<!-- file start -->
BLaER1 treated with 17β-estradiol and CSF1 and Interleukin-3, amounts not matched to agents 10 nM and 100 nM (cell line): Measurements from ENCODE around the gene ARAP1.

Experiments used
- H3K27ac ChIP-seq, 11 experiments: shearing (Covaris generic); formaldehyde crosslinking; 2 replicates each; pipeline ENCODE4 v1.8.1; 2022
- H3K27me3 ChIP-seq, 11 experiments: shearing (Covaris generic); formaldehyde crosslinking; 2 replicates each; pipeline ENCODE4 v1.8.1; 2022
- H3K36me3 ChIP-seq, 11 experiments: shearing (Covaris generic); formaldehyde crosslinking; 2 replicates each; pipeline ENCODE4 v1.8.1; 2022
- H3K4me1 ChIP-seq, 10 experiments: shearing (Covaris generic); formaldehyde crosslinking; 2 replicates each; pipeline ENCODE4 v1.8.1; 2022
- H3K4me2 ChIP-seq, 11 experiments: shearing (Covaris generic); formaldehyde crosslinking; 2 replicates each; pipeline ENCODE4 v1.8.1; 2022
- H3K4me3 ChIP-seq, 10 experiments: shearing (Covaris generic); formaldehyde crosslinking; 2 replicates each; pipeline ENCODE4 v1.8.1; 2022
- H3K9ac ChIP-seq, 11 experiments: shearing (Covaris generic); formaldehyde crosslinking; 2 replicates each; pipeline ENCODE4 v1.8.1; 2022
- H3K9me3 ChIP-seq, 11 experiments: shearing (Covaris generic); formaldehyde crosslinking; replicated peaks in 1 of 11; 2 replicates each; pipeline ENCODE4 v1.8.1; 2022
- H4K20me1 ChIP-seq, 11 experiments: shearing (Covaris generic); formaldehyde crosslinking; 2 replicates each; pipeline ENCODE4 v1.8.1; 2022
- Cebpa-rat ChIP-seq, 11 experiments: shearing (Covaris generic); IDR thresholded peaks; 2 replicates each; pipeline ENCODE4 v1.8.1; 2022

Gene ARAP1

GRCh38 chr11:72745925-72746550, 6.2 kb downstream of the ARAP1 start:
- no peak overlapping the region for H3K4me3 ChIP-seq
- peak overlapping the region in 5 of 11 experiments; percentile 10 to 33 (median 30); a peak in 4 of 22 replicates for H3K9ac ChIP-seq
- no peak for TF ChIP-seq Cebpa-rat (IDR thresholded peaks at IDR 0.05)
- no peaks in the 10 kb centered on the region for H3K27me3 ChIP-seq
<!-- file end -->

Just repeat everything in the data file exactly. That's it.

BLaER1 treated with 17β-estradiol and CSF1 and Interleukin-3, amounts not matched to agents 10 nM and 100 nM (cell line): Measurements from ENCODE around the gene ARAP1.

Experiments used
- H3K27ac ChIP-seq, 11 experiments: shearing (Covaris generic); formaldehyde crosslinking; 2 replicates each; pipeline ENCODE4 v1.8.1; 2022
- H3K27me3 ChIP-seq, 11 experiments: shearing (Covaris generic); formaldehyde crosslinking; 2 replicates each; pipeline ENCODE4 v1.8.1; 2022
- H3K36me3 ChIP-seq, 11 experiments: shearing (Covaris generic); formaldehyde crosslinking; 2 replicates each; pipeline ENCODE4 v1.8.1; 2022
- H3K4me1 ChIP-seq, 10 experiments: shearing (Covaris generic); formaldehyde crosslinking; 2 replicates each; pipeline ENCODE4 v1.8.1; 2022
- H3K4me2 ChIP-seq, 11 experiments: shearing (Covaris generic); formaldehyde crosslinking; 2 replicates each; pipeline ENCODE4 v1.8.1; 2022
- H3K4me3 ChIP-seq, 10 experiments: shearing (Covaris generic); formaldehyde crosslinking; 2 replicates each; pipeline ENCODE4 v1.8.1; 2022
- H3K9ac ChIP-seq, 11 experiments: shearing (Covaris generic); formaldehyde crosslinking; 2 replicates each; pipeline ENCODE4 v1.8.1; 2022
- H3K9me3 ChIP-seq, 11 experiments: shearing (Covaris generic); formaldehyde crosslinking; replicated peaks in 1 of 11; 2 replicates each; pipeline ENCODE4 v1.8.1; 2022
- H4K20me1 ChIP-seq, 11 experiments: shearing (Covaris generic); formaldehyde crosslinking; 2 replicates each; pipeline ENCODE4 v1.8.1; 2022
- Cebpa-rat ChIP-seq, 11 experiments: shearing (Covaris generic); IDR thresholded peaks; 2 replicates each; pipeline ENCODE4 v1.8.1; 2022

Gene ARAP1

GRCh38 chr11:72745925-72746550, 6.2 kb downstream of the ARAP1 start:
- no peak overlapping the region for H3K4me3 ChIP-seq
- peak overlapping the region in 5 of 11 experiments; percentile 10 to 33 (median 30); a peak in 4 of 22 replicates for H3K9ac ChIP-seq
- no peak for TF ChIP-seq Cebpa-rat (IDR thresholded peaks at IDR 0.05)
- no peaks in the 10 kb centered on the region for H3K27me3 ChIP-seq